Parking Tickets are paid via mail or in person atWaunakee Police Department205 North Klein DriveWaunakee, WI. 53597Non-Emergency Number 608-849-4523
There are organizations such as charitable, non-profit organizations that may be exempt from having to obtain a permit. As a general rule, if you are being asked to make a charitable contribution ask for some proof of credentials, literature and the organizations mission etc. You should consider making your contribution by mailing a check to the organization’s main office. Persistent and aggressive attempts to solicit cash donations should be viewed with reasonable skepticism. In any case if you have questions or concerns regarding people going door to door, please contact the Waunakee Police Department.
No. The Village of Waunakee has contracted with Associated Appraisal Consultants Inc.to assess real and personal property for all taxable properties within the village.
Waunakee Senior Center volunteers are registered through Retired Senior Volunteer Program (RSVP) of Dane County. Becoming an RSVP volunteer is a simple and easy process. To learn more about available volunteer opportunities or to apply to become a volunteer, please call (608) 849-8385 and ask to speak with our volunteer coordinator.
The Waunakee Senior Center is a Dane County nutrition site. Meals are served Monday through Friday at 11:30 AM at the Senior Center, and meals on wheels are delivered Monday through Friday.
Qualified seniors 60 years of age or older may be eligible to receive a home delivered meal. The suggested donation for a meal is $4.50. Please make a donation at the level you can afford.
A reservation must be made by 1:00 PM the day before to eat at the meal site or to receive meals on wheels (Monday meals must be ordered by 1:00 PM on the Friday before). Cancellations should also be made the day before by 1:00 PM. Transportation to and from the Senior Center to attend meals is available.
Portions are ample and you are free to take home any of your meal that you do not eat, but you must provide your own containers. Call (608) 849-8385 to make a reservation and for more information.
Waunakee Senior Center has two case managers available to help you with your needs. If you would like to speak to a case manager, please contact us at (608) 849-8385 and request an appointment with the case manager assigned to your service area.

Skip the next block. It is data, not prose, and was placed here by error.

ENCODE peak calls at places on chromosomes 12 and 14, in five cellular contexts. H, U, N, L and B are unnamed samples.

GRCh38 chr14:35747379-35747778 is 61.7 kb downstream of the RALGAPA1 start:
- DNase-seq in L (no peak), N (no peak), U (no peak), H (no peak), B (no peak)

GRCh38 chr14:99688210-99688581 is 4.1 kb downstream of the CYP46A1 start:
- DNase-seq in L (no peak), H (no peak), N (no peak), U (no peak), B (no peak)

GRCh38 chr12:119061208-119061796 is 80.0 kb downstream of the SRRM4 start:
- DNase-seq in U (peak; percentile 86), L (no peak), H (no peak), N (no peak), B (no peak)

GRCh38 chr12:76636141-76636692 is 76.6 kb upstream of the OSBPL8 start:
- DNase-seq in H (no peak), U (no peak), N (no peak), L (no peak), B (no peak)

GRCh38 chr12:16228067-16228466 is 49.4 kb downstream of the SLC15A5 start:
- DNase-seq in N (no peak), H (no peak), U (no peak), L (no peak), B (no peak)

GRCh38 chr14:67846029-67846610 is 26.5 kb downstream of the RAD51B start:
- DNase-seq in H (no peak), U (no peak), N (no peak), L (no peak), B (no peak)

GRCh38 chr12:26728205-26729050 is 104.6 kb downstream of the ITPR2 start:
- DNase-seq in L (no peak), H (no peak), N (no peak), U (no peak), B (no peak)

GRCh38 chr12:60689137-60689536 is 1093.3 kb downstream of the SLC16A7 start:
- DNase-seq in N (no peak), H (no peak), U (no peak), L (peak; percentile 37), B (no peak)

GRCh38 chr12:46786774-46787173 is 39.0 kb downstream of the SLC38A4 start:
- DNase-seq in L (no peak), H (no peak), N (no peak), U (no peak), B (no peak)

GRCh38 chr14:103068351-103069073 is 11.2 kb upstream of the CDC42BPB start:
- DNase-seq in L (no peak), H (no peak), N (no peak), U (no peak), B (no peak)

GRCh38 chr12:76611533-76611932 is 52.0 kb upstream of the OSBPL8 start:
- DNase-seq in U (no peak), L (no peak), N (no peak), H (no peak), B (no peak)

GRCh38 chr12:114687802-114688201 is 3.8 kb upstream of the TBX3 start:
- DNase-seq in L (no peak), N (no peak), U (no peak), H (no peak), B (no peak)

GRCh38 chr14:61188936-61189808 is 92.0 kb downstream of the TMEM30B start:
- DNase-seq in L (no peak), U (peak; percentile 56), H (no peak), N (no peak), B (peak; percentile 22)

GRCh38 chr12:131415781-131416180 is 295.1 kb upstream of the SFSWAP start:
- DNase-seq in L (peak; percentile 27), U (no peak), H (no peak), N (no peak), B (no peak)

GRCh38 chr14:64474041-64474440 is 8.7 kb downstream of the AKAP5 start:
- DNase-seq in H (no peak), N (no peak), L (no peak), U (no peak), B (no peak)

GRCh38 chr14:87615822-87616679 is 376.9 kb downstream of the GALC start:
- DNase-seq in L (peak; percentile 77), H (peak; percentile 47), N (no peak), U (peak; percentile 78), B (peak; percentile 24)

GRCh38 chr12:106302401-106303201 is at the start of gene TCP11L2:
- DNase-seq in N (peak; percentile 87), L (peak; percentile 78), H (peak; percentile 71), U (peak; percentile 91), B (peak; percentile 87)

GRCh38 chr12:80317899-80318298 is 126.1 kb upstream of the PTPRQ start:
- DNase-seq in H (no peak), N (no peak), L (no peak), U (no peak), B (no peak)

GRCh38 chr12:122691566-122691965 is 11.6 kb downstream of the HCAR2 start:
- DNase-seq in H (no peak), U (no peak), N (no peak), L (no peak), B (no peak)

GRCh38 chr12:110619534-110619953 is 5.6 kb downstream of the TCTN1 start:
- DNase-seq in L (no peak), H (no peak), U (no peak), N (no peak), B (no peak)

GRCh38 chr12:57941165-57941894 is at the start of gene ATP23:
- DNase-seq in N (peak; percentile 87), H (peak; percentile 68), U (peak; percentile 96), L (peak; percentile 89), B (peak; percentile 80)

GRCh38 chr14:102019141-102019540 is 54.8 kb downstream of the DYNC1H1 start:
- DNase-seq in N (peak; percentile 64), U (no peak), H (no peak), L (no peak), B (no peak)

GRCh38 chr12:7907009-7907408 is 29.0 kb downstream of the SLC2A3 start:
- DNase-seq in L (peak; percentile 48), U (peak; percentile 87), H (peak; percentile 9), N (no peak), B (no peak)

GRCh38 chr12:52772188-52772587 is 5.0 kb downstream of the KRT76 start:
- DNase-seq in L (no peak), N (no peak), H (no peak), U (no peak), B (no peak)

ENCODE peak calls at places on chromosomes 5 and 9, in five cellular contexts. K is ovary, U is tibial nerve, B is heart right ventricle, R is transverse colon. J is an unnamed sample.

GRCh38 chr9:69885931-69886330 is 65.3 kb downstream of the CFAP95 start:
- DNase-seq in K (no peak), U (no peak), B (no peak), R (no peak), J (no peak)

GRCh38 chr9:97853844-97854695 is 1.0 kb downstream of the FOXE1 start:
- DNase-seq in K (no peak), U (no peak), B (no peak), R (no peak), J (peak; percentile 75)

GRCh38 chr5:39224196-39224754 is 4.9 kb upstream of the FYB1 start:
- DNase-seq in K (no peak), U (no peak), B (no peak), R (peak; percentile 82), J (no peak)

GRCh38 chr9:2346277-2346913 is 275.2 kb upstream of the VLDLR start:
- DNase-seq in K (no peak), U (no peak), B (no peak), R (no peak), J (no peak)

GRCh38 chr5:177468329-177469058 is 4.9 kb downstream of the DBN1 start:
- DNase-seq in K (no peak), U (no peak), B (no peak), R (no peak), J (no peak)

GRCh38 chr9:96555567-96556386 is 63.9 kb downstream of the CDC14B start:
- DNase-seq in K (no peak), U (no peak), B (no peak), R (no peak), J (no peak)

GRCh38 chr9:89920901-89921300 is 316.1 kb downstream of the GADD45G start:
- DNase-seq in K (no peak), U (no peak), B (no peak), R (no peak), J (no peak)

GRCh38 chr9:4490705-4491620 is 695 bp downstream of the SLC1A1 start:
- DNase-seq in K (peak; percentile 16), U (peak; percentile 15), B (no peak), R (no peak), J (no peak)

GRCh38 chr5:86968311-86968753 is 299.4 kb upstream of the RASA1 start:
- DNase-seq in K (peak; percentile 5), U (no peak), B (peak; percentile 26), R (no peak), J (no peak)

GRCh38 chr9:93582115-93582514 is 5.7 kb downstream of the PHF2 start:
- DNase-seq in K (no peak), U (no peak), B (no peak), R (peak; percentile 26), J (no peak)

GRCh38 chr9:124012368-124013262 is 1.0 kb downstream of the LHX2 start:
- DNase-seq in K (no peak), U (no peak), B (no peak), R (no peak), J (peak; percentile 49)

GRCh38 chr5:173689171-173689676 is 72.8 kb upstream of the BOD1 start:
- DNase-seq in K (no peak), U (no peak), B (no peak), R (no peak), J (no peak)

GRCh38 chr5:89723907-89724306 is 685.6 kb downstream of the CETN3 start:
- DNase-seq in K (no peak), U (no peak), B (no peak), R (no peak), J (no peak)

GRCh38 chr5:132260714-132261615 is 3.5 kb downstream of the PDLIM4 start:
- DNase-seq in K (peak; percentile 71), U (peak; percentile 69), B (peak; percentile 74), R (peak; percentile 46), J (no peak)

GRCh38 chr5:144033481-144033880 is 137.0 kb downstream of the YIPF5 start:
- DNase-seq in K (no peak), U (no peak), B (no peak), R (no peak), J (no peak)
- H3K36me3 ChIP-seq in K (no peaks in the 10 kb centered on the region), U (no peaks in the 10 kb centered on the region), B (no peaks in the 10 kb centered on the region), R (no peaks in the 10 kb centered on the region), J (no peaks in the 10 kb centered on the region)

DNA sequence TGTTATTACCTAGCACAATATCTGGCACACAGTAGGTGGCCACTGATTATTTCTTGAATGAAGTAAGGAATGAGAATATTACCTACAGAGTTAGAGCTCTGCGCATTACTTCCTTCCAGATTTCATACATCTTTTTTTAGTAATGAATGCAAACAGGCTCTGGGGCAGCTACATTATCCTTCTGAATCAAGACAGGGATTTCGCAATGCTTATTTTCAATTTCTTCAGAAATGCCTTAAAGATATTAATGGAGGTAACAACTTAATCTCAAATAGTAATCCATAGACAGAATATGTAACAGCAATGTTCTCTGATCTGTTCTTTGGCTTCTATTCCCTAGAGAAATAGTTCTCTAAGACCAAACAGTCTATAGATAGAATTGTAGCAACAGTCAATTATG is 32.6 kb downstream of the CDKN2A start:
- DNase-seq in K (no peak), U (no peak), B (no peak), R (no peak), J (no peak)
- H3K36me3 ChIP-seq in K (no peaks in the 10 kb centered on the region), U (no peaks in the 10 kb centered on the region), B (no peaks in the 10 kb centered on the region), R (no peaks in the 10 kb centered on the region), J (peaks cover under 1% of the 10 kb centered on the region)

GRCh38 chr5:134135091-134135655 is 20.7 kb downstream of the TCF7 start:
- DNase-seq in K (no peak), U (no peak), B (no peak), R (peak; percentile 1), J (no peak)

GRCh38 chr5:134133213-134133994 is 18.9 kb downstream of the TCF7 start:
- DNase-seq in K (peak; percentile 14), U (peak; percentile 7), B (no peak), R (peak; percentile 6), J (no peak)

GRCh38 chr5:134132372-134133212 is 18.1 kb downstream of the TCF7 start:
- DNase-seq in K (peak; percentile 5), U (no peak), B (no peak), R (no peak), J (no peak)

If you would like to see what the Waunakee Senior Center has to offer, please take a look at our monthly Silver Notes newsletter. For more information, please contact us at (608) 849-8385.
Burning permits can be obtained Monday through Thursday, from 8:00 AM to 4:00 PM by calling (608) 849-5488, emailing the Fire Inspector, completing this online form, or stopping by the Fire Department at: 401 W. Second St. Waunakee, WI 53597
Please note that you must receive a response and okay in order to burn. For more information, please view the burn permits webpage.
In addition, the department encourages firefighters to continue in other advanced emergency / fire state certified courses and these are also paid for by the department. We have training on just about every Monday night of the year.
For more information regarding volunteering as a firefighter, please contact the WFD by calling (608) 849-5488. Even if we are not hiring, we hold applications for future consideration.
Please view the donations webpage for more information.
WFD staff responds from home, work or from out-and-about. We all carry special emergency pagers which are a direct line of communication with Dane County Public Safety - 911 Dispatch. When you call 911 for an emergency, we are often paged before you are off the phone with the operator. We are fortunate that many of our staff live very close to the fire station and are able to respond to the station within 1-2 minutes. This allows WFD to have a fire truck out the door, on the way, within 4 minutes. To put that in perspective, City of Madison Fire Department, who is paid full-time and does staff 24-7, typically takes 2 minutes to respond out the door.